Has it ever happened to you? You discover that your jaw hurts, or aches, and you’re not sure why. With or without knowing it, most people clench their teeth every so often, and it usually isn’t an issue. But when it gets to the point where your jaw hurts, you may be clenching even more than you realize; and that can spell trouble for your mouth.
Clenching or teeth grinding is called bruxism. It can happen when you are stressed or anxious. If you catch yourself doing it, you can try to stop, and address the stressful trigger. But it can also occur while you’re sleeping. If you wake up with a sore jaw, or a constant, dull headache, and there is no obvious reason, then this may be a clue.
For definitive proof, ask your dentist. They will look at your teeth for the telltale signs of bruxism, including joint pain, and unusual tooth wear.
Addressing bruxism is necessary, and not just to relieve the pain. Chronic teeth grinding can cause your teeth to become loose to the point of losing your teeth! In other instances, you can grind them so much that your teeth are gradually reduced to stumps, meaning that you could need crowns, root canals, implants, bridges, or dentures to address the problem. But that’s not all. Because teeth grinding also affects your jaw, without treatment you may experience problems smiling, chewing, or biting. The appearance of your face can change, and you could even experience hearing loss.
However, by visiting your dentist when you suspect you are grinding your teeth, you don’t have to let your condition progress to such extremes. Not only can they tell you if you are bruxing, they can help you to minimize it or stop it altogether. Some courses of action include the following:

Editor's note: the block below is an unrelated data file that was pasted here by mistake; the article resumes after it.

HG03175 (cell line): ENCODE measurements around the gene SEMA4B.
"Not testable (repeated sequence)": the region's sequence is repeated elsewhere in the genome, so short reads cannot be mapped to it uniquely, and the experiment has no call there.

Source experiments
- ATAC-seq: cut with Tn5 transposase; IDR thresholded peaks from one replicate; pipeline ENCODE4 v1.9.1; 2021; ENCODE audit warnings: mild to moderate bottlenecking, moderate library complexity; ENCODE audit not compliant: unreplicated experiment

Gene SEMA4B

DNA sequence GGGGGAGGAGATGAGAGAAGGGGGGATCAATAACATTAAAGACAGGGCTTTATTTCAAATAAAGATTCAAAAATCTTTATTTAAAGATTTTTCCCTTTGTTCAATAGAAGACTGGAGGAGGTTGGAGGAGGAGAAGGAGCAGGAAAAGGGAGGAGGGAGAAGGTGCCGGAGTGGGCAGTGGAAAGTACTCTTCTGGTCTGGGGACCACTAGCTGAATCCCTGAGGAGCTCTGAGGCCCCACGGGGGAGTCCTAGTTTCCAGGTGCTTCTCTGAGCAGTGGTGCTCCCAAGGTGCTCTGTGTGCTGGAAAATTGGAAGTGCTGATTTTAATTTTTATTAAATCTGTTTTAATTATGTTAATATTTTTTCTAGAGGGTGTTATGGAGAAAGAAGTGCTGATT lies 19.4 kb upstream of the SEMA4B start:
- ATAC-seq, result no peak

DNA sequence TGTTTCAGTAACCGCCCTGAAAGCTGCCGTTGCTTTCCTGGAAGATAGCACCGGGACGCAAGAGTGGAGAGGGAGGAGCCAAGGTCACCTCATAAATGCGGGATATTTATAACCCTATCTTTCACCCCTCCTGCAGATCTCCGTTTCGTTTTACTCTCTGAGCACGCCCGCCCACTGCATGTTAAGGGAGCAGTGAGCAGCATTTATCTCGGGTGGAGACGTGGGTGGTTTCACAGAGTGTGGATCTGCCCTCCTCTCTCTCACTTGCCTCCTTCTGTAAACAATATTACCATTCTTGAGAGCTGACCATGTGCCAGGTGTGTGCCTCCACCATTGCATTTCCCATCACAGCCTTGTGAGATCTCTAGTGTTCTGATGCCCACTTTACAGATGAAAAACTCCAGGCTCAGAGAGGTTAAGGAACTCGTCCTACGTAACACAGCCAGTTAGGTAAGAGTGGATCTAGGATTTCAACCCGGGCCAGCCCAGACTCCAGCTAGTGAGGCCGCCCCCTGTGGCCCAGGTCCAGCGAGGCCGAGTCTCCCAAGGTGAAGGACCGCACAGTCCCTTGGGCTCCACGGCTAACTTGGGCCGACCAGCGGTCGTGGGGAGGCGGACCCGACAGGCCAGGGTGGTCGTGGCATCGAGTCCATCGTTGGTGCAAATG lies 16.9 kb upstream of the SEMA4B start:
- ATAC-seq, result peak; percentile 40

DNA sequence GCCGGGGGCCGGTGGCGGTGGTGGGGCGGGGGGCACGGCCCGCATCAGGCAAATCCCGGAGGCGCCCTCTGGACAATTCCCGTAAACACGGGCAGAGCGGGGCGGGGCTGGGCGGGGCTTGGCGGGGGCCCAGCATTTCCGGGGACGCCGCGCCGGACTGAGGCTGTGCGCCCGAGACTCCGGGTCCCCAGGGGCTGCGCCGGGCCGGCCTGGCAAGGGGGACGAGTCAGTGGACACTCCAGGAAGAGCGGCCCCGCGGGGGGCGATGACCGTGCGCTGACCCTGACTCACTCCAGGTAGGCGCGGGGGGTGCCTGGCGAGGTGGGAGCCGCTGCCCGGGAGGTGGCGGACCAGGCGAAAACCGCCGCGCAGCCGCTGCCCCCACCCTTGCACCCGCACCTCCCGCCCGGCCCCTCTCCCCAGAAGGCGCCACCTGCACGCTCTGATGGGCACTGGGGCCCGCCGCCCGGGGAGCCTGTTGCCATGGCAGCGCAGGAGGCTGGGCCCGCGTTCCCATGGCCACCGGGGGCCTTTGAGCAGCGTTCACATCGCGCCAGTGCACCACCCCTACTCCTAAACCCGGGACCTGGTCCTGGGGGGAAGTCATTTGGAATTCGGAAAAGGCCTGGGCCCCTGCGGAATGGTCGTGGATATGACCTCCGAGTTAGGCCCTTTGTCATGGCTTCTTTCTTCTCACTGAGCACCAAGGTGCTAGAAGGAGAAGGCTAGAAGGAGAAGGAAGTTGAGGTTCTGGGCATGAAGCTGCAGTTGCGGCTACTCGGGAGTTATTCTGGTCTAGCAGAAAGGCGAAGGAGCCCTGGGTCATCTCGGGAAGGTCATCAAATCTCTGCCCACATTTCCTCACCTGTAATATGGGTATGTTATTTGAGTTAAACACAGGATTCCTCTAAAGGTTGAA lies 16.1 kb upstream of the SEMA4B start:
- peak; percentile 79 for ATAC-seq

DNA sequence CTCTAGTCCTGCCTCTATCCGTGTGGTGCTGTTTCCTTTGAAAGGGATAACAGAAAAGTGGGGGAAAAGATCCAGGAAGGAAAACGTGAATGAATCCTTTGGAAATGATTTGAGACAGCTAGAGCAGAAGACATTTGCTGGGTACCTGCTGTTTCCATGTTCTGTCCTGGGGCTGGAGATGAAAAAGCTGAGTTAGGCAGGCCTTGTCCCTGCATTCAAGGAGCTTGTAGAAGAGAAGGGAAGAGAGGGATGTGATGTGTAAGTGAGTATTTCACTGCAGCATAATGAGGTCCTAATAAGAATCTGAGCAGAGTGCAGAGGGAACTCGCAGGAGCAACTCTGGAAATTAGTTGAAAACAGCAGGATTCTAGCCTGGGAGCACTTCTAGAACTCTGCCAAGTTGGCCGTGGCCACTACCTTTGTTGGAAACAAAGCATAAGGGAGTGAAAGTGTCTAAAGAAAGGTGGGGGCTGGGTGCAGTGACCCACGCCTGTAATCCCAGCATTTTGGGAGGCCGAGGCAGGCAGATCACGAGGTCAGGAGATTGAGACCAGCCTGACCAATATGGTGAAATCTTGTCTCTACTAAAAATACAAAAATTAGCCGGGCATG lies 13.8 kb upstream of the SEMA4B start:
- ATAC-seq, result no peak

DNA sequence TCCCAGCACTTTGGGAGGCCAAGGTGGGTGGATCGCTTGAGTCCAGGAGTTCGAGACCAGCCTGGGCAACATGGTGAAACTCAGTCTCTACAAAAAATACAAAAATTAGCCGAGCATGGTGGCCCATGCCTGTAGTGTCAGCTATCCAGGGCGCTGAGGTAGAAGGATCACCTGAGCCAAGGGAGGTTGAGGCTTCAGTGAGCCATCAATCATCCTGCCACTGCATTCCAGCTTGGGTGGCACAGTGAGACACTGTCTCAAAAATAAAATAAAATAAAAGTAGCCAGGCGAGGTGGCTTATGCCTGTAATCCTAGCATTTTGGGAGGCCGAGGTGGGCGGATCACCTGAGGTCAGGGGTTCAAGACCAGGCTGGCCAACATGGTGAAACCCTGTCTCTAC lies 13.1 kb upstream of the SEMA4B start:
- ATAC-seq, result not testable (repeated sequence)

Use a mouth guard: Wearing a mouth guard, as instructed by your dentist, can physically prevent you from grinding your teeth at night.
Reduce stress: As stress can be a factor in teeth grinding when awake, you need to reduce your stress. Try visiting a counselor, begin exercising, see a massage therapist, or ask your doctor for other methods to help you relax.
Avoid certain foods: Eating or drinking anything containing caffeine, such as coffee, tea, colas, or chocolate can interfere with a good night’s sleep, and can cause bruxism to intensify. Also avoid alcohol; although you may think it will help you relax, it can actually increase bruxism when sleeping.
Retrain yourself: Over time, you unconsciously and unintentionally developed the habit of grinding your teeth. But what was done can become undone. Be aware of when you start to grind your teeth so that you can stop yourself from doing it. Don’t chew on pencils or pens, gum, chewing tobacco, or anything that isn’t food to reduce the probability of an aching jaw. When you notice that you are clenching your teeth, place the tip of your tongue between your teeth to help your jaw muscles relax. Finally, relax your jaw muscles by holding a very warm cloth on your cheek in front of your earlobe.
Continue to visit your dentist: They can monitor your progress and adjust your treatment as needed.
Your dentist is not there simply to clean your teeth and fill cavities. There are many dental issues that negatively affect other areas of your physical being. Getting effective dental care can improve your overall health, and that’s great for everyone.